Small-business owners throughout the U.S. are experiencing some cognitive dissonance of late, perhaps a lingering hangover of the pandemic. On the one hand, customer traffic is up considerably, evidenced by higher revenues and a slowly improving supply chain.
But at the same time, these very companies are not doing as well financially compared to a year ago, according to new data.
Over the past year (July 2021-July 2022), revenues for small-business owners have jumped nearly 90%. During this same period, though, their earnings fell by 4%. These are the findings of a special report issued by Kabbage from American Express, a collaborative effort led by the credit card issuer.
As with households throughout the U.S., small-business owners are struggling with the effects of massive inflation. Over the past two years, the costs of goods and services have risen sharply for just about everything, including gasoline, food, raw materials and electronics. Spending more and getting less is taking a toll on Americans, with a majority of people in the country— 56% — saying inflation is causing them some degree of economic hardship, according to a recent poll conducted by Gallup. That’s up from 49% who attested to this back in January when a similar survey was performed.
Inflation leading problem for nearly 1 in 3 small businesses
Small-business owners are also struggling. Indeed, approximately 30% of respondents to a survey by the National Federation of Independent Business said inflation was having more of an impact on their company than any other variable, more than unfilled positions or the supply chain.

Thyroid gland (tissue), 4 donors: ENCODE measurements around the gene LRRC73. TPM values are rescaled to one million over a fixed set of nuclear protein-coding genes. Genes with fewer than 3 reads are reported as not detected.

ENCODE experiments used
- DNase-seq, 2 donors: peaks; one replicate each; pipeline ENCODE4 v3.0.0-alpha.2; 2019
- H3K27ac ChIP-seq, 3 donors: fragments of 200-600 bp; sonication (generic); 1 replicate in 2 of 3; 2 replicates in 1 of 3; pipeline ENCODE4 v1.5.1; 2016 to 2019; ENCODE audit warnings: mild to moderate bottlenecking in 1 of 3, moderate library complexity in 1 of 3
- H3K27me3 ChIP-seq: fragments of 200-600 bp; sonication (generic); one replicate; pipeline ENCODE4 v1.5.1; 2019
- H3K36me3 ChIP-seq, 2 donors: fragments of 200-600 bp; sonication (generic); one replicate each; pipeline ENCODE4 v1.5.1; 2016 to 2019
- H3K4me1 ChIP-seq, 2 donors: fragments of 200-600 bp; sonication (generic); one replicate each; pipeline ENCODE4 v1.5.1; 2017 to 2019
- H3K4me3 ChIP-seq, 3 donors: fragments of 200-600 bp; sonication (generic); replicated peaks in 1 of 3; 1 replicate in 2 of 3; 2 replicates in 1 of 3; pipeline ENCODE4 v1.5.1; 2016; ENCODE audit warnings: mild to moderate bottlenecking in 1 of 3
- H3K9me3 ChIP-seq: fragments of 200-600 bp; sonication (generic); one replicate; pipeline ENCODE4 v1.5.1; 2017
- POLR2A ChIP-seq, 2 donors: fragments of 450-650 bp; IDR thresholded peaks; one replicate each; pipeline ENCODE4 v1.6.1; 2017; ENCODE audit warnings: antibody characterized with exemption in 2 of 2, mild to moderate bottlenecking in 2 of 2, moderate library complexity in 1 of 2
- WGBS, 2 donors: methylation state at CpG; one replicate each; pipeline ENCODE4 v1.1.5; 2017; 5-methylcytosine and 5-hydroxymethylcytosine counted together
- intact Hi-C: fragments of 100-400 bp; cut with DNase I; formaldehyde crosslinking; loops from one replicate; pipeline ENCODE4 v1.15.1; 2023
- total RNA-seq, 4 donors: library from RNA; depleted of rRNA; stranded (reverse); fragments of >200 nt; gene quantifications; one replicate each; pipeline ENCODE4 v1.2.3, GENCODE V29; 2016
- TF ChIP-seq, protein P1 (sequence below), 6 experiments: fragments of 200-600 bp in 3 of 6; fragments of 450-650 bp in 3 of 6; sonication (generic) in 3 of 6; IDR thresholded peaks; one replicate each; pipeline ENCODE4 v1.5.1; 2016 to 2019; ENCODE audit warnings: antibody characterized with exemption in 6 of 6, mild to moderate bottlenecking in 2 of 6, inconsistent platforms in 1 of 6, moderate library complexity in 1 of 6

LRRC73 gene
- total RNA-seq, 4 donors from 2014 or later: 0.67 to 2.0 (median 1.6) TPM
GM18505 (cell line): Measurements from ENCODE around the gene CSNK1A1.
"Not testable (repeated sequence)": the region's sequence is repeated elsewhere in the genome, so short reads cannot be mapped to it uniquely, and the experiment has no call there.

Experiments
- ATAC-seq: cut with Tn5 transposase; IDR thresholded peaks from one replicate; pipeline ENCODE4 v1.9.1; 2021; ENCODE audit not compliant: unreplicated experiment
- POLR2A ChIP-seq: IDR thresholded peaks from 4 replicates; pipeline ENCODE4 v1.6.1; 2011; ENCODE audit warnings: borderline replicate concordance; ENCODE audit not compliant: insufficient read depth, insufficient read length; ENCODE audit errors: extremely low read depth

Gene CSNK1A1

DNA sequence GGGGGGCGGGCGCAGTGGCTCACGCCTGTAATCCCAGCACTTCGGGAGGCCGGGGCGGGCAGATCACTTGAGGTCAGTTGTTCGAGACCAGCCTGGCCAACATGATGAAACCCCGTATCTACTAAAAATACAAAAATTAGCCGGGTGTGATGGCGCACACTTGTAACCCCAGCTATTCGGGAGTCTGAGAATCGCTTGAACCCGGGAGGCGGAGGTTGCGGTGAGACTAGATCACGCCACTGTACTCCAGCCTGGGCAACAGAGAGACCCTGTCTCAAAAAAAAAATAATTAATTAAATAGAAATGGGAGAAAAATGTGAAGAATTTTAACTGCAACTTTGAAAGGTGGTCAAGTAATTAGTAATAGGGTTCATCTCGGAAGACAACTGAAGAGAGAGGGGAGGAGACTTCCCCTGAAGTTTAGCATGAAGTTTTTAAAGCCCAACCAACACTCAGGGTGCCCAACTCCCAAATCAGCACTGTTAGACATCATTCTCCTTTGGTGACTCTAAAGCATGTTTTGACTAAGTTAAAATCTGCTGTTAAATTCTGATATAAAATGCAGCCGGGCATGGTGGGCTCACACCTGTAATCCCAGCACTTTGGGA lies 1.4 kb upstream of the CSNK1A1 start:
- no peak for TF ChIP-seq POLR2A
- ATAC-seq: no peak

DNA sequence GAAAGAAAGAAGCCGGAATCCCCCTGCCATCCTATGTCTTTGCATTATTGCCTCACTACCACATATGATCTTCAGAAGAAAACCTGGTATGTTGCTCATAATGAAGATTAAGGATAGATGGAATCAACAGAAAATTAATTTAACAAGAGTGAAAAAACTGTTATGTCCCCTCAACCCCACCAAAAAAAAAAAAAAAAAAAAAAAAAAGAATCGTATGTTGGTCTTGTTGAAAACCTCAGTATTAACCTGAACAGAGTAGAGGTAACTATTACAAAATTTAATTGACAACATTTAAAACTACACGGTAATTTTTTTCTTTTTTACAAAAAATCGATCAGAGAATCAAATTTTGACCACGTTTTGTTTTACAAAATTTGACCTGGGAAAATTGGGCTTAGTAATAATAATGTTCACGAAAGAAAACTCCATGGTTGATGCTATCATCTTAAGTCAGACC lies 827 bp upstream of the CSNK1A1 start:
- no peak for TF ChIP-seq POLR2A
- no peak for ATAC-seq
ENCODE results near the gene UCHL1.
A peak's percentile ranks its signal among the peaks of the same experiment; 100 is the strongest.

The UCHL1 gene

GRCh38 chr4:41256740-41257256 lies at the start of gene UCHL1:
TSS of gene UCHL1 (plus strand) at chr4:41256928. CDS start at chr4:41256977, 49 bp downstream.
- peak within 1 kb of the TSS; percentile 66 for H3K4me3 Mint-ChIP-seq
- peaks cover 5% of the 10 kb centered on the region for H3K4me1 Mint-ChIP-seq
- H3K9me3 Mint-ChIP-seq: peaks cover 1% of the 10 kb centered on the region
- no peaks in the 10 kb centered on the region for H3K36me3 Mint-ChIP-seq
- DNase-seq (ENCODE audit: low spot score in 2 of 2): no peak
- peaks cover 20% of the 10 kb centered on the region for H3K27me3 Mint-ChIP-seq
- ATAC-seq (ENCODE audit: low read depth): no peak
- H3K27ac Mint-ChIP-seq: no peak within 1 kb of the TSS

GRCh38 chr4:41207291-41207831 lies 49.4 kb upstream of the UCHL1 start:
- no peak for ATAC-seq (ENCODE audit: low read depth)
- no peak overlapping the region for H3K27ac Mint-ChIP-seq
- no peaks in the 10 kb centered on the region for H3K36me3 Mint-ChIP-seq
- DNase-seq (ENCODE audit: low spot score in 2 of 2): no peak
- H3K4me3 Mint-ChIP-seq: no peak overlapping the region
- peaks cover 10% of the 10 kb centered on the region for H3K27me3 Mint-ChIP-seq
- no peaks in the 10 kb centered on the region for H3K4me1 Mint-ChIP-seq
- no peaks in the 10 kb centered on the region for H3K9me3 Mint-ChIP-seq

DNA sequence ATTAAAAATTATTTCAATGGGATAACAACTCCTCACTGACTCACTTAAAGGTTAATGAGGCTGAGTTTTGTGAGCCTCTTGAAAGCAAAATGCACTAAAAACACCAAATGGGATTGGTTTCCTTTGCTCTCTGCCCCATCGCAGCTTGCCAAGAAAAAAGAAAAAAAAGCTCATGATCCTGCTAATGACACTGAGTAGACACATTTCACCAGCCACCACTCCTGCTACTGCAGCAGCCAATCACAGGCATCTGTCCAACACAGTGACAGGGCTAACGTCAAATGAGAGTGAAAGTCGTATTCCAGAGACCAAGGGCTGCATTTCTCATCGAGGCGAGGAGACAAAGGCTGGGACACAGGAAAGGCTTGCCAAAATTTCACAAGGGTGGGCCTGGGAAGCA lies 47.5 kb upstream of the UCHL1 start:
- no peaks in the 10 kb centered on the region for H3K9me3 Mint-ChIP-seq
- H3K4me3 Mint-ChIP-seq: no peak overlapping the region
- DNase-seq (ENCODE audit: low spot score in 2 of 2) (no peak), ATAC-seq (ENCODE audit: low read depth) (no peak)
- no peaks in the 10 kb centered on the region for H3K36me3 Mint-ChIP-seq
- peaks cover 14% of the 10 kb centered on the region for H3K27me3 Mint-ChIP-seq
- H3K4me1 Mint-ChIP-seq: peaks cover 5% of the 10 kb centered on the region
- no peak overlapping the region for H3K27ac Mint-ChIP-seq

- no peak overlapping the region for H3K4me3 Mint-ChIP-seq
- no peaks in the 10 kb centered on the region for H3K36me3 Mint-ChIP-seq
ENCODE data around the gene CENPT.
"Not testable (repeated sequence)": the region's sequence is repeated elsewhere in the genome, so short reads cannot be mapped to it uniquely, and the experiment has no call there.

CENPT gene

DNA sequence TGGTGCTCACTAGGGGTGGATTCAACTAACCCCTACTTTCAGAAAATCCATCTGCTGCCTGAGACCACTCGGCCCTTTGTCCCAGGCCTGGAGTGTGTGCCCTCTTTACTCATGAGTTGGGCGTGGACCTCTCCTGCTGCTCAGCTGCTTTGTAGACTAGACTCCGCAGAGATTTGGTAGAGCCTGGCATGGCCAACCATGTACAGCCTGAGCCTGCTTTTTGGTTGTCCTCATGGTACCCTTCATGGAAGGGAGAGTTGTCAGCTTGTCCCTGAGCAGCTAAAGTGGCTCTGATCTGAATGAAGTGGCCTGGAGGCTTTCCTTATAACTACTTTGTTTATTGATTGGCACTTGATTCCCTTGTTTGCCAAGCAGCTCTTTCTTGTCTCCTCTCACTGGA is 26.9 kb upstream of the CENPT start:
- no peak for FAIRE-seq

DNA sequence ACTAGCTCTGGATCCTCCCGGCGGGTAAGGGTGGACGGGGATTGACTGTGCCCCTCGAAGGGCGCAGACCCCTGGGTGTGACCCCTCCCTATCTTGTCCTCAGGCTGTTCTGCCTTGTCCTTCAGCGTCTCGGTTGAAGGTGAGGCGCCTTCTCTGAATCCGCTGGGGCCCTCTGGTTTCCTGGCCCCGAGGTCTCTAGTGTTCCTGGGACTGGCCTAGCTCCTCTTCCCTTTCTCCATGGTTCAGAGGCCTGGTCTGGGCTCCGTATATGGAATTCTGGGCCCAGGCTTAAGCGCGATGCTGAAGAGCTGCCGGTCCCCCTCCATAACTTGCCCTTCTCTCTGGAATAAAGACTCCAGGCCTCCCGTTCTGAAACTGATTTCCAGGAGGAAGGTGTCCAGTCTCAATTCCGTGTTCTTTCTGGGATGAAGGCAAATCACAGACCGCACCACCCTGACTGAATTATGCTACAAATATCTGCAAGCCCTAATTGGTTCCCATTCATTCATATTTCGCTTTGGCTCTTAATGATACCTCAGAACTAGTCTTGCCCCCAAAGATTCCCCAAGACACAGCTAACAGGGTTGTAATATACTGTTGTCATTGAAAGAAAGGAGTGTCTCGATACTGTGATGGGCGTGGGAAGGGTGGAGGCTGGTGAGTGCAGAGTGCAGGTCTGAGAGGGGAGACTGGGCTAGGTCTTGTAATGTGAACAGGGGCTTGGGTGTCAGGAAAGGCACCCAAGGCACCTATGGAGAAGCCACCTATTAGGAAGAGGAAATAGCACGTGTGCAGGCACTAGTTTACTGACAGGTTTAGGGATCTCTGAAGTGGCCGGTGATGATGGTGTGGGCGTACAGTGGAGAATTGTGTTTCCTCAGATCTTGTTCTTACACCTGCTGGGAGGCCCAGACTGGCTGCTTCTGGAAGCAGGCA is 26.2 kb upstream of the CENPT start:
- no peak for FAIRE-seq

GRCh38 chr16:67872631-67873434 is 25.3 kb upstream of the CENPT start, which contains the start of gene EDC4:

Brett Sussman, vice president head of sales and marketing for Kabbage from American Express, noted getting ahead at this point is not small-business owners’ focus. Right now, it’s all about holding on.
“U.S. small businesses are adjusting to not only survive but flourish during challenging economic times,” Sussman said in a press release.
Much like the Consumer Price Index, a consumer-based measure of inflationary pressures, the Producer Price Index is on a seemingly perpetual ascent. Measuring what wholesalers charge, the cost of goods in August was over 12% more than a year ago, according to the Department of Labor. Business owners are also spent more on services, but to a lesser extent (6%).
Bill Dunkelberg, chief economist for the NFIB, said this is a particularly challenging period for just about everyone. Business are enduring one obstacle after another, which is making even progress a tough slog.
“Owners are managing the rising costs of utilities, fuel, labor, supplies, materials, rent and inventory to protect their earnings,” Dunkelberg said. “The worker shortage is impacting small business productivity as owners raise compensation to attract better workers.”
Meanwhile the Federal Reserve is taking more aggressive measures to get inflation under control by raising interest rates. The theory is doing so will help to tamp down demand, but some fear that this could cause the economy to slip into a lengthy recession, or one that’s more stinging than the current one.